Saturday, January 26, 2013

Ellie's Chewy Necklaces, Chewelry, and What is that around her neck?!

"What is that in her mouth?!"

one and two and three little chewy tubes!
"What do you mean there is something in my mouth?"
(Top Right: how adorable is that picture?--Ellie with Jack-A-Roo holding hands)

Many of you may have noticed in previous posts that Ellie is wearing one or two or seven brightly colored stretchy necklaces and have asked me what they are for and where to get them.  These necklaces are therapeutic chewy necklaces or chewelry which are used to satisfy Ellie's oral sensory cravings.

These necklaces are great for children who:

  • chew on their clothing
  • chew on their hair
  • chew on objects, toys, furniture
  • frequently bite, chew, grind teeth, or fidget
    • typically seen among toddlers
    • kids with autism, ADHD, ADD, Sensory Processing Disorder [SPD]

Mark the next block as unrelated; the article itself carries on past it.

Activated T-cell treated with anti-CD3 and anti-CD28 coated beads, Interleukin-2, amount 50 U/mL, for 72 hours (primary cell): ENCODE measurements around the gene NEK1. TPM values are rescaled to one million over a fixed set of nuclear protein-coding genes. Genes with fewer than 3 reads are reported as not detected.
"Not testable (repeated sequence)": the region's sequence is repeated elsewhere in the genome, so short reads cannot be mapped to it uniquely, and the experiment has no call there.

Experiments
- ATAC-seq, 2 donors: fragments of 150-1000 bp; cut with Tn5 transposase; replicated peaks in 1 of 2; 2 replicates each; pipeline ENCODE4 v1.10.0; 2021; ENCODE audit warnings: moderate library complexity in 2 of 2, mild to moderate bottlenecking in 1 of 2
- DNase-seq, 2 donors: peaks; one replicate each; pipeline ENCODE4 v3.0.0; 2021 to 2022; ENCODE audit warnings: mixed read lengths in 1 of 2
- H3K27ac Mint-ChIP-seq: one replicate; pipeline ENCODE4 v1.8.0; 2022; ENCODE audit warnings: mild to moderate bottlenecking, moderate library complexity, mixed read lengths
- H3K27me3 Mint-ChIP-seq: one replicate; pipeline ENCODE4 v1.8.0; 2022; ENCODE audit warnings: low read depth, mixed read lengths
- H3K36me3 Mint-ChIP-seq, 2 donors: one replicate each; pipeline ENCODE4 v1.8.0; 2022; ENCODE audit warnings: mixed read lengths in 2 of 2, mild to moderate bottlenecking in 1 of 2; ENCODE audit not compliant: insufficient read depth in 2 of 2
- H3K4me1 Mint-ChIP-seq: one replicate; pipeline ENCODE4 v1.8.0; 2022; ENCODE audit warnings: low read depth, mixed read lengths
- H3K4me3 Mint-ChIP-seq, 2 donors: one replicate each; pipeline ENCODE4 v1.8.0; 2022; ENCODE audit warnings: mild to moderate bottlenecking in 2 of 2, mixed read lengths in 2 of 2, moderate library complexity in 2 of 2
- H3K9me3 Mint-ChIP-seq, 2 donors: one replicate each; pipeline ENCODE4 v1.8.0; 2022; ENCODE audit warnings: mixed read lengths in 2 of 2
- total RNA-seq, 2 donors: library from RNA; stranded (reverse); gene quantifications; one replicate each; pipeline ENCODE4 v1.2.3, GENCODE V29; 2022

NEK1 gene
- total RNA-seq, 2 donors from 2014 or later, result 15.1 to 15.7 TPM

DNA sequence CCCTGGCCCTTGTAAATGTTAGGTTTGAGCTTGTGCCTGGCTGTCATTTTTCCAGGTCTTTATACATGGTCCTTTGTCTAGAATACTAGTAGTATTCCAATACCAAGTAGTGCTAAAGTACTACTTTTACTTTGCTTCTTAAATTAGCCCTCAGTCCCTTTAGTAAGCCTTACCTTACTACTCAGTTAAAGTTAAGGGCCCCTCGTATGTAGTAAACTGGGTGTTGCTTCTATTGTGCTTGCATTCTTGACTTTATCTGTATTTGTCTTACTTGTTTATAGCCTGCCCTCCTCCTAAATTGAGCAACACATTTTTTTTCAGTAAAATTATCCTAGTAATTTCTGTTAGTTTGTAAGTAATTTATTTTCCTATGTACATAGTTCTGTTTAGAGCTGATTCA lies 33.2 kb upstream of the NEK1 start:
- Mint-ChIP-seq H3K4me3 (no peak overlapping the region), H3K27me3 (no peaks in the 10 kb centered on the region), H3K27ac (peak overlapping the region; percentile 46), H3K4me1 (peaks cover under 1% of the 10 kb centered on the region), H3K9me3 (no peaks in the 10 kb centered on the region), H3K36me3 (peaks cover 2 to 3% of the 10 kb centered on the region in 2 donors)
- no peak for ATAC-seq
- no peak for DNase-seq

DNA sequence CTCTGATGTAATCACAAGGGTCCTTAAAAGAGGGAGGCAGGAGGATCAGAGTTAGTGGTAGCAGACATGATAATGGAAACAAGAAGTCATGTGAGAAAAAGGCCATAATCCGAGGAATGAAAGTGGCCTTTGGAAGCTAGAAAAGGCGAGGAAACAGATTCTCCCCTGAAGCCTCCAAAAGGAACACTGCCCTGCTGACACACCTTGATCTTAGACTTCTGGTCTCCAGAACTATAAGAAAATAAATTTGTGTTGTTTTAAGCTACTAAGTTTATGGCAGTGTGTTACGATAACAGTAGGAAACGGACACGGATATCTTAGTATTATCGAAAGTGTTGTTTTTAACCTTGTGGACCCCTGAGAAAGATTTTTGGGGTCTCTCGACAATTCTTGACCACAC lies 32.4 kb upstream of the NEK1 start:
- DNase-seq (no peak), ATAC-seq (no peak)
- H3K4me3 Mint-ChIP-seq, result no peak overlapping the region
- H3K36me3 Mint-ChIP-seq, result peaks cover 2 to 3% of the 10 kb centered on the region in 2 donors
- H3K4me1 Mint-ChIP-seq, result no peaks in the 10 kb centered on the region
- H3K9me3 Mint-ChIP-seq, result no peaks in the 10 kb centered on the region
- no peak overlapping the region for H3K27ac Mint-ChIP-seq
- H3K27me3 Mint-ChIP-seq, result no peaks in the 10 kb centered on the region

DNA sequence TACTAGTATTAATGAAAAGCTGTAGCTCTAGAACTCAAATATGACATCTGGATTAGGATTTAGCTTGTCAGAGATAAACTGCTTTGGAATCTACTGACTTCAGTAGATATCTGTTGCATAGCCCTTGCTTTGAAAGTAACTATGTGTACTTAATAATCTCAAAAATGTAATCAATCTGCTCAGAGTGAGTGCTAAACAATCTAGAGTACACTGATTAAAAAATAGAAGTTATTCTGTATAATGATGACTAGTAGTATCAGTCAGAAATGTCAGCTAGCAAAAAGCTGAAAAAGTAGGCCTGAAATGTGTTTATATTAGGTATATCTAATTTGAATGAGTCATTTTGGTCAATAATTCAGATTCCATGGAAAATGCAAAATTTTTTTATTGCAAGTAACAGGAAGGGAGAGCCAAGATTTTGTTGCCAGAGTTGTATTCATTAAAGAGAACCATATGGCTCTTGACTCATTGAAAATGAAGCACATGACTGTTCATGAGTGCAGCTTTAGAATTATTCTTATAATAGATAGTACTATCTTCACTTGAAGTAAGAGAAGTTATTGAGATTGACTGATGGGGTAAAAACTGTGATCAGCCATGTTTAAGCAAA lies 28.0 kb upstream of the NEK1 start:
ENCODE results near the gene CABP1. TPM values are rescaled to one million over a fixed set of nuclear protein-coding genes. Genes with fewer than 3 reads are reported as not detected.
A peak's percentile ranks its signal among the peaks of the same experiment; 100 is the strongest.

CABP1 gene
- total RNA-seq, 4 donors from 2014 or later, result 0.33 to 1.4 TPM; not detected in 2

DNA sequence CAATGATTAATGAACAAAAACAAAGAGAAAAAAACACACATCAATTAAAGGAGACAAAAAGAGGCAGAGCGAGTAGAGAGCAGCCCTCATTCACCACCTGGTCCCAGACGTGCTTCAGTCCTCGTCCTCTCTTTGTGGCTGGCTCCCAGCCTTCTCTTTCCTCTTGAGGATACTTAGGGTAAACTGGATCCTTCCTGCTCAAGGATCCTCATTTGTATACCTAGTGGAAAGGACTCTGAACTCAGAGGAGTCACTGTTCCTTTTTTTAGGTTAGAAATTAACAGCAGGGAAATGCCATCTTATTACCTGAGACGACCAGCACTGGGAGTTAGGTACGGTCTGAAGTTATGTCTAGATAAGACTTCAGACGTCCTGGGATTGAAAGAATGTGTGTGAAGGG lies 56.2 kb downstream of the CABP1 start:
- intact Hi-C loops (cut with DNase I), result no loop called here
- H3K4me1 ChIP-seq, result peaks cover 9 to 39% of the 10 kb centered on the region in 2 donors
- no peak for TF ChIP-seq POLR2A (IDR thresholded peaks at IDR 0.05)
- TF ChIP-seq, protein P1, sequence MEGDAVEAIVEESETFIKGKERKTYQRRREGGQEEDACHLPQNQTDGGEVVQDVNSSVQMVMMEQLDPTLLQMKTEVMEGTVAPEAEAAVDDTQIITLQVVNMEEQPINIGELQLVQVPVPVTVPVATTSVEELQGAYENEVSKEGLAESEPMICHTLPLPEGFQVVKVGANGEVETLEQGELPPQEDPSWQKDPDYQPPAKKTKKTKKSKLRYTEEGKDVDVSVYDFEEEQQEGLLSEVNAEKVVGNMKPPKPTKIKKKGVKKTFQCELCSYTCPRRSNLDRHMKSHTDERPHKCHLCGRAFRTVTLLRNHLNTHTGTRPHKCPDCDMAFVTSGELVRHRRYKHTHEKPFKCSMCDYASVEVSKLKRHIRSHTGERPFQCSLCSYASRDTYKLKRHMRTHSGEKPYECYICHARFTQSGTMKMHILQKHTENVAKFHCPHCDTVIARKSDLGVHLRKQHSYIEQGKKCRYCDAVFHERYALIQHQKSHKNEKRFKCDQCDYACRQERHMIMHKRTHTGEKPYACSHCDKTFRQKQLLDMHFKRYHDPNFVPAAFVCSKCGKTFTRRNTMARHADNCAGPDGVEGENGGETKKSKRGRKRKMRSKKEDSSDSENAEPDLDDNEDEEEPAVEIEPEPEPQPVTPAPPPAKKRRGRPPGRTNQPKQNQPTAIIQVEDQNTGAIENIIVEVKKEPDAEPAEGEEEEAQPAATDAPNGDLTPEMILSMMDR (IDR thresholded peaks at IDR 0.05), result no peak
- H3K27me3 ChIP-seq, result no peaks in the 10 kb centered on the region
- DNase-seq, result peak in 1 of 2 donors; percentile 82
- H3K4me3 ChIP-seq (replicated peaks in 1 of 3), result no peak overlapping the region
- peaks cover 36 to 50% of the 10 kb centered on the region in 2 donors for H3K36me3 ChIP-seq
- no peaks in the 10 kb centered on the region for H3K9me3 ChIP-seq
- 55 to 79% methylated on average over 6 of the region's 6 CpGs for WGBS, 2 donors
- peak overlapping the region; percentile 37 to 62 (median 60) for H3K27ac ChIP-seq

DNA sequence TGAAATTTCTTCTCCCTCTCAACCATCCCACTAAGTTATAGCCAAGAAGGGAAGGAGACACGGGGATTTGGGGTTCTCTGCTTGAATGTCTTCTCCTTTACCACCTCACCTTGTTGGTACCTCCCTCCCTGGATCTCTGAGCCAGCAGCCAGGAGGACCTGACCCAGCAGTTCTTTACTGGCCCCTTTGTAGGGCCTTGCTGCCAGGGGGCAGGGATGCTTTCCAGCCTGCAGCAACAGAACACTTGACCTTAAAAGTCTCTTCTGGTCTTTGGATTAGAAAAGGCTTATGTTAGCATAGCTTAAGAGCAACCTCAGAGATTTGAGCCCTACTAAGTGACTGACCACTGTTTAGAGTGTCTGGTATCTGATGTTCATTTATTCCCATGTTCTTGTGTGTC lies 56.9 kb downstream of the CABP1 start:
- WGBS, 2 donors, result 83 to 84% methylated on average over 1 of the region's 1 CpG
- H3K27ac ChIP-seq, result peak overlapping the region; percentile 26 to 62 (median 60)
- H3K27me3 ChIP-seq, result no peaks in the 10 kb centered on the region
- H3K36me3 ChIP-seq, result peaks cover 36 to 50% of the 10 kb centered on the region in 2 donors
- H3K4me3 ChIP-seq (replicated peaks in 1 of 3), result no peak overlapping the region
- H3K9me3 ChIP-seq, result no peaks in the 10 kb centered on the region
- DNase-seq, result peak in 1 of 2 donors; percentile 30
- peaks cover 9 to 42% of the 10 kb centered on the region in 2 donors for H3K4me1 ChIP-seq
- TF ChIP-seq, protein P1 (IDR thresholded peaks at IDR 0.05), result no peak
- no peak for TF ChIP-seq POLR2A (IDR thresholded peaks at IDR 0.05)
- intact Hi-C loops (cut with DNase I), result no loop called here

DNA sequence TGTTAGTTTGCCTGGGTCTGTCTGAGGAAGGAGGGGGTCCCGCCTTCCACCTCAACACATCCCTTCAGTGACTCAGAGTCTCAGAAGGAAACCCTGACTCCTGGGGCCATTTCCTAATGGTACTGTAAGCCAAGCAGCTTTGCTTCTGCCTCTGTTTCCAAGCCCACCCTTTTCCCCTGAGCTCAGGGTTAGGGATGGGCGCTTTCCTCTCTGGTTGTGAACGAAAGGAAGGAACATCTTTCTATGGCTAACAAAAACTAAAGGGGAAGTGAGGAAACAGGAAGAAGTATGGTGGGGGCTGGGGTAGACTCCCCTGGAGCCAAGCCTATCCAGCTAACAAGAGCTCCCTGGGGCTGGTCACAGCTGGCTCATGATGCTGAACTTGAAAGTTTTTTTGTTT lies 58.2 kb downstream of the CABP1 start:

• and other developmental or neurological disorders
  • need to "wake up" their oral motor muscles for eating

I have written a more detailed post on the various chewy tubes for oral aversion, oral seeking, increasing oral motor muscle strength, and speech development.  These posts can be found here and here.

Ellie has extensive oral seeking behaviors.  She must always have something in her mouth.  She typically has toys, books, paper, writing implements, and even the edges of furniture in her mouth.  She is attempting to satisfy some oral need and she is not teething.   These behaviors have affected her play and they have affected her socially.